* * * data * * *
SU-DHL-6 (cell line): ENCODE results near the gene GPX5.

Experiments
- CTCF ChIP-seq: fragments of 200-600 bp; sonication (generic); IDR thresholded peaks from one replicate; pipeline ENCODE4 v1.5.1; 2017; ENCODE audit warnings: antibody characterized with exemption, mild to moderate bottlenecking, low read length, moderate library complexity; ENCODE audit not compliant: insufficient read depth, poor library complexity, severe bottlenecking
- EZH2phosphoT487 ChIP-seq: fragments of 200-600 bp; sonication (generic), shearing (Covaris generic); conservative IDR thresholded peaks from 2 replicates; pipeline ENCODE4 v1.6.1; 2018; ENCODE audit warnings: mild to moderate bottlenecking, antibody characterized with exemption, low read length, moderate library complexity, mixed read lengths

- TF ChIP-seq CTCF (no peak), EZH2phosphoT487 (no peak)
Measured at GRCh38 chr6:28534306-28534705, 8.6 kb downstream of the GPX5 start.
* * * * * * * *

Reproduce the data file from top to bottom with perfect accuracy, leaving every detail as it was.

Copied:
SU-DHL-6 (cell line): ENCODE results near the gene GPX5.

Experiments
- CTCF ChIP-seq: fragments of 200-600 bp; sonication (generic); IDR thresholded peaks from one replicate; pipeline ENCODE4 v1.5.1; 2017; ENCODE audit warnings: antibody characterized with exemption, mild to moderate bottlenecking, low read length, moderate library complexity; ENCODE audit not compliant: insufficient read depth, poor library complexity, severe bottlenecking
- EZH2phosphoT487 ChIP-seq: fragments of 200-600 bp; sonication (generic), shearing (Covaris generic); conservative IDR thresholded peaks from 2 replicates; pipeline ENCODE4 v1.6.1; 2018; ENCODE audit warnings: mild to moderate bottlenecking, antibody characterized with exemption, low read length, moderate library complexity, mixed read lengths

- TF ChIP-seq CTCF (no peak), EZH2phosphoT487 (no peak)
Measured at GRCh38 chr6:28534306-28534705, 8.6 kb downstream of the GPX5 start.